BMW’s C Evolution squeezes EV technology into a scooter

A pricey, torque-filled commuter that’s pure BMW.

Roberto Baldwin / Engadget

While new companies like Zero and Gogoro are establishing themselves as first-rate two-wheeled vehicle builders, the Hondas and Yamahas of the world have taken a more cautious approach to the market. BMW, on the other hand, launched its own electric scooter way back in 2014. Sadly it was only available in Europe -- until now. It's finally in the US, and I took it for a spin in America's parking lot (i.e., Los Angeles).

The $13,750 BMW C evolution isn't what the average American thinks of when the word "scooter" is mentioned. Instead of a tiny 50cc bike, the electric maxi-scooter is a 606-pound beast that should comfortably seat two (I didn't have any friends willing to ride with me) and at first glance could be mistaken for a motorcycle. But don't let the large footprint fool you: It's a quick commuting machine that's as comfortable on the freeway as it is on surface streets.

If you're a regular scooter rider or even someone who rides a typical motorcycle (aka not a huge Harley or Gold Wing), it takes a few miles to get used to the weight of the bike. It can be intimidating, but after you get into the groove, the electric scooter offers a smooth ride. That's probably because it's tough to bounce around that much mass. Whatever the reason, combined with the bike's snappy, fluid acceleration and electric-motor whir, navigating Los Angeles on the C evolution felt civil.

It helped that the bike has a 99-mile range rating, which, during my tests, were nearly dead-on -- as long as I didn't spend too much time on the freeway. Not bad, considering I regularly switched from the bike's energy-efficient Eco Pro mode to the high-powered Dynamic mode, which gives you all the power and regenerative braking.

Typically I use the energy-efficient mode on a car or bike for testing, then forego it after a few hours in the name of speed. On the C evolution, the Eco Pro mode was more than adequate to handle nearly all riding situations. I only switched to Dynamic mode to power up a hill on Interstate 405 and blast away from traffic lights (thanks to a 48-horsepower motor that pushes 53 pounds of torque).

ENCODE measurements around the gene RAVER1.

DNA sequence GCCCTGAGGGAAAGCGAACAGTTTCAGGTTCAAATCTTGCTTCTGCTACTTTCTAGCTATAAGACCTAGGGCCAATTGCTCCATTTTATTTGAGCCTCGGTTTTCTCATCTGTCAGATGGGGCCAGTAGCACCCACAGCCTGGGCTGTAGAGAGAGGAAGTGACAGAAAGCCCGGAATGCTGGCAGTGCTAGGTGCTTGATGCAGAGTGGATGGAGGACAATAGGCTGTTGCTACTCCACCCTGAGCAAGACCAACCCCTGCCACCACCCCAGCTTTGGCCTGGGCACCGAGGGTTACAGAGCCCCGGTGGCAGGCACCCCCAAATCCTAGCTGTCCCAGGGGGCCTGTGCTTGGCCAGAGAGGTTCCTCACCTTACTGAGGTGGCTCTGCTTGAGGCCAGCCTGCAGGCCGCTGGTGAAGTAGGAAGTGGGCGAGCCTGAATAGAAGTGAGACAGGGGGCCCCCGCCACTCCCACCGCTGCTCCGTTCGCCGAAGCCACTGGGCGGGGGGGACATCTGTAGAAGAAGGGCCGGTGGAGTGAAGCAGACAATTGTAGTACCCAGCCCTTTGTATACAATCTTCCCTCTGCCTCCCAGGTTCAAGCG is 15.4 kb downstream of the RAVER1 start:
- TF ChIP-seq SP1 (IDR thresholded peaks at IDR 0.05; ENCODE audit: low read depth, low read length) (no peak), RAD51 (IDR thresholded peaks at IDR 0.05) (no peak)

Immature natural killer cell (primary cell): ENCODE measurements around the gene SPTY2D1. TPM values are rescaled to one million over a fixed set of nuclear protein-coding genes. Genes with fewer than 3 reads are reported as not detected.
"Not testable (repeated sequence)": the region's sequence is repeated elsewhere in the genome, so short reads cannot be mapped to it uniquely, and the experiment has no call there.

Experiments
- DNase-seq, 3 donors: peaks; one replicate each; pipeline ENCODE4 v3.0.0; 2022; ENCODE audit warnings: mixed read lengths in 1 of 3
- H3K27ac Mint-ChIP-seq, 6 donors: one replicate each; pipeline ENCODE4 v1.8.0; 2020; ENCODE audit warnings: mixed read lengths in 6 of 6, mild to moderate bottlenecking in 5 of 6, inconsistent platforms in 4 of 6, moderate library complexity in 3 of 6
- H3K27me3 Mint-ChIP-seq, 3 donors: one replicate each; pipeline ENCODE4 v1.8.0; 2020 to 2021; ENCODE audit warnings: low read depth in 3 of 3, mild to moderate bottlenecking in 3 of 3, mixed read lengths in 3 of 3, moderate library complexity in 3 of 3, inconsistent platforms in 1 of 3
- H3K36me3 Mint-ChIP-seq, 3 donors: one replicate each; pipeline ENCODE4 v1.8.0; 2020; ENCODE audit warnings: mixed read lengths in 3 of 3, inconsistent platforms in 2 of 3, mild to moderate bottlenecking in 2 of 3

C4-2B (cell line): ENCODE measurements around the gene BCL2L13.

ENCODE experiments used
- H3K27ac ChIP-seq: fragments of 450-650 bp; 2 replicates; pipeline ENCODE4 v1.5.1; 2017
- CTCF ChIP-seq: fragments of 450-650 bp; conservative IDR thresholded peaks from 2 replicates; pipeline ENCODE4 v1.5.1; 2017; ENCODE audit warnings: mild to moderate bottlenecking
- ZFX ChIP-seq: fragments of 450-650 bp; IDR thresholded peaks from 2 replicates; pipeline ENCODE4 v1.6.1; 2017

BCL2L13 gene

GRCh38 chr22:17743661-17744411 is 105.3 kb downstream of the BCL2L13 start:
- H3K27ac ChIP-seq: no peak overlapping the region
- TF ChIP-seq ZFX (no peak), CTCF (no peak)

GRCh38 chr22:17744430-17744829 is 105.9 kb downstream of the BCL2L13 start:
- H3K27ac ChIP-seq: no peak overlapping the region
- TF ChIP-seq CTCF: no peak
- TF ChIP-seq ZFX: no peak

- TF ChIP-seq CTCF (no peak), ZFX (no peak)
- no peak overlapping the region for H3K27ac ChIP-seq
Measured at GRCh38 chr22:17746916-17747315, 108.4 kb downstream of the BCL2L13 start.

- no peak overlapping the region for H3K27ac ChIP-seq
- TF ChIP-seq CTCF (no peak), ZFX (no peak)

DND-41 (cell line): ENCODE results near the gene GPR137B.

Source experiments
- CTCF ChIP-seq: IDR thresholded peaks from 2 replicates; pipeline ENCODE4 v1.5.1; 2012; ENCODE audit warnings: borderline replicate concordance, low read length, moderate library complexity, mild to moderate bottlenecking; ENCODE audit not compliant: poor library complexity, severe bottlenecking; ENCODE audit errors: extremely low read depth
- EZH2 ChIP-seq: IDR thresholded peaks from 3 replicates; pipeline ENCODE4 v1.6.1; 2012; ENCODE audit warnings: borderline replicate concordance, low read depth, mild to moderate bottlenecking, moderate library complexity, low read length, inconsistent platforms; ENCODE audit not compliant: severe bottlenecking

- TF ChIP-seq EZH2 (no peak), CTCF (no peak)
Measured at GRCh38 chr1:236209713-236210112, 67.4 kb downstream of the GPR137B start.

There are two other modes available: Road gives you all the power with a little regenerative braking while Sail removes all regenerative braking. I stuck with Eco Pro and Dynamic modes for 95 percent of my rides, since they offered the best combination of riding and regenerative energy creation.

Regardless of how you ride, there is the usual electric-vehicle caveat that if you spend any time at high speeds on the freeway, you're going to burn through your charge. During an 11-mile jaunt on the highway at a steady 65MPH, I drained 20 percent of the battery. That's something to consider if you're interested in any EV for a daily commute that involves a lot of time on the freeway.

Recharging the bike after flying down the highway via the level 2 port took about 4 to 4.5 hours. It can also be charged with the 110-volt outlet you have at home, but expect it to take about twice as long. In a city like Los Angeles where malls, Whole Foods Markets and other businesses have chargers in their parking lot, pushing past the century mark during a single day wasn't a problem -- that is, if you're cool shopping or eating while you charge. That might not be so healthy for the bank account.

That's the rub with electric motorcycles and scooters. Unlike their four-wheeled counterparts, it's tough to see a financial incentive. The gas-powered BMW counterparts to the C evolution both get 51 miles per gallon, so the monthly outlay of cash isn't that high to begin with. There are the maintenance cost savings, but with a price tag that's about $3,000 more than comparable with BMW gas-powered scooters, it's tough to see the financial upside of the C evolution.

That said, as I rode through LA and saw a constant brown haze on the horizon, both over land and water, it was a reminder that petrol-powered vehicles contribute to that smog. In the grand scheme of things, it's important to see the C evolution and other EVs as vehicles that will reduce that brown sky. Sure, on a spreadsheet buying one doesn't add up, but when you take into account the impact vehicles have on our air, if you can afford to go EV and it fits into your lifestyle, it's almost a no-brainer.

It also helps that the C evolution is a blast to ride, thanks to electric motor torque. Plus, the BMW electric scooter that's purchased today might encourage the automaker to put electric motorcycles on the market tomorrow. Scooters make sense as EVs, but an electric motorcycle -- especially one for BMW -- well, those would be just too much fun to pass up.